Figure 1: Assembly terms as provided on the official Kerala state legislature website
The delineation of assembly terms as described in the preceding section yielded interesting observations. One among these was the trajectory of states that attained full statehood after being carved out from previously-existing states. The assembly immediately constituted in the wake of a new state formed as such was composed of nominated members who governed for a period of one to two years, until the first state election to the legislative assembly was held. For the set of states in this exercise, this has been the case for Uttarakhand, Meghalaya, Haryana and Gujarat. Sikkim, an erstwhile kingdom and though not carved out of a bigger state, also at first had an unelected assembly at the time of joining India in 1970 and later held the first election to the state legislative assembly in 1972. As seen in the dataset, the Chief Ministers for the interim periods in such states were also nominated, and have been denoted caretaker CMs. In cases of Union Territories that were upgraded to full statehood, elections were already being held to UT legislatures such as in the case of Goa, Mizoram, Nagaland, Tripura and Arunachal Pradesh.
Figure 2: Assembly dissolution order issued in 1994 by the then Governor of Sikkim sourced from the state gazette
The delineation of state assemblies based on official government sources also revealed variation in how states define when an assembly is said to have been constituted. For instance, in the case of Assam, the date of the first sitting of the new assembly is also denoted to be the date of the constitution of the said assembly. In other cases such as Andhra Pradesh and Kerala, an assembly is said to be constituted in the interim period after the announcement of results but before the sitting of the first assembly. In the case of Rajasthan, the incoming assembly is said to be constituted precisely one day after the declaration of results.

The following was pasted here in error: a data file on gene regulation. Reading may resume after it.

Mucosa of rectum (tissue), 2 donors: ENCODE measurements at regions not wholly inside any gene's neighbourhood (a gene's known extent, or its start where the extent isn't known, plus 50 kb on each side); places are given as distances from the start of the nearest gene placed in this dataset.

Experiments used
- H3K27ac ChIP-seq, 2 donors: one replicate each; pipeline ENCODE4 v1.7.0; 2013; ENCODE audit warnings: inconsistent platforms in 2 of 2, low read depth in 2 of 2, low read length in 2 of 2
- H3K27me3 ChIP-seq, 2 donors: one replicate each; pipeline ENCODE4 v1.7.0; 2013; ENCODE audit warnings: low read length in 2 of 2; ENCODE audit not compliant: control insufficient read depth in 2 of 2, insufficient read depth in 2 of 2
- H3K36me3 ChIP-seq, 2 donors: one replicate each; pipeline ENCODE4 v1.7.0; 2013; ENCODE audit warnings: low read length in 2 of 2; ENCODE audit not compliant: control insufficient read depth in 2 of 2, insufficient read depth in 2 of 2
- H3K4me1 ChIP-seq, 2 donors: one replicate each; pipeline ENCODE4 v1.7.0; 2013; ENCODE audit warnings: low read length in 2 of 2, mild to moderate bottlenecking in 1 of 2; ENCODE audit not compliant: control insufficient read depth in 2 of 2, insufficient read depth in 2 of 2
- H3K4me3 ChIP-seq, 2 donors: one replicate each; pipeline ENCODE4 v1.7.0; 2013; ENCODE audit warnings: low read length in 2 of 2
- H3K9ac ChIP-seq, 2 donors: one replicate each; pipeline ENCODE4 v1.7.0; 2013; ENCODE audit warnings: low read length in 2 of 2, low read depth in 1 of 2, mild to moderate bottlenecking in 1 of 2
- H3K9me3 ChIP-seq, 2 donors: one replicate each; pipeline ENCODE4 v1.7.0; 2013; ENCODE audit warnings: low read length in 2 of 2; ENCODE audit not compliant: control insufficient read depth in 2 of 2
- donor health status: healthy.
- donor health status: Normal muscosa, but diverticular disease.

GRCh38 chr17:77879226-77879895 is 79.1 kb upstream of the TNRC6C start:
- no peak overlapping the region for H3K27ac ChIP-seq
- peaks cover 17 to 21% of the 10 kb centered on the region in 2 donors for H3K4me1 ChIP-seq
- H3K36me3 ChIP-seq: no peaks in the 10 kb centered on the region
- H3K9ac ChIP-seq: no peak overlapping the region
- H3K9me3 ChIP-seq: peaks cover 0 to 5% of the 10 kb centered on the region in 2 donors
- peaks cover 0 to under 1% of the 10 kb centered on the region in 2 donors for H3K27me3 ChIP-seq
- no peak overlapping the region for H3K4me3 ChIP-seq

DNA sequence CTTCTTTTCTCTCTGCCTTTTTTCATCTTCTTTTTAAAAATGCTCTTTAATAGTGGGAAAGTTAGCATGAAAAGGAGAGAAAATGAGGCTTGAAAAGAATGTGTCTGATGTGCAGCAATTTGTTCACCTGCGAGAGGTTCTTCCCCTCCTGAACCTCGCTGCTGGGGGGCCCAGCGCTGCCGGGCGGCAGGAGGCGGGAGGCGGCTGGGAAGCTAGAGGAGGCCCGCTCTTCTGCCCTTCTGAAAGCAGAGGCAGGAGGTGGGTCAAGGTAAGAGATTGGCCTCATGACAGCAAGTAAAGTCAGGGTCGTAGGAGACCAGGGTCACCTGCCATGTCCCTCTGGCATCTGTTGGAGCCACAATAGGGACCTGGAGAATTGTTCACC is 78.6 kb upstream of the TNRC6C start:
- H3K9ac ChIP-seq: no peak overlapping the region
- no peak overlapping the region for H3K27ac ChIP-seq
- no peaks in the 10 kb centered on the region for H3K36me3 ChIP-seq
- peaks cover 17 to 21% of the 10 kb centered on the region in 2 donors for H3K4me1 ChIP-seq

Regardless of the specifics of the denotation of the assembly start date, it is important to distinguish between the constitution of an assembly, and the formation of a government. While the former is simply a function of the winning candidates of an election who then make up the incoming assembly, the latter involves alliances and halfway mark arithmetic around majority support by different parties. The feature of a government falling or forming appears to be relatively more volatile and can happen multiple times within the same assembly, depending on parties’ ability to cobble together coalitions and/or break them. In the event of the fall of a government and the formation of a new one, the interim period might be characterised by the President’s rule, even while the assembly carries on. Therefore, while a sitting CM and President’s rule represent mutually exclusive events, the same is not true with relation to the continuance of an assembly term and President’s rule. While a loss of majority might bring the term of a government to an end, unless the governor dissolves the assembly citing Article 356, the term of the assembly does not end. In a few instances, however, governors have dissolved the assembly and called for fresh elections after numerous parties failed to demonstrate majority support, as in Karnataka in the year 1989, when the S.R. The Bommai-led government failed to secure majority support in the house, leading the Governor to dissolve the house. Notably, the aftermath of this particular instance of dissolution also led to a landmark Supreme Court judgment that sought to address the misuse of Article 356 (Harish & Raghavan 1995).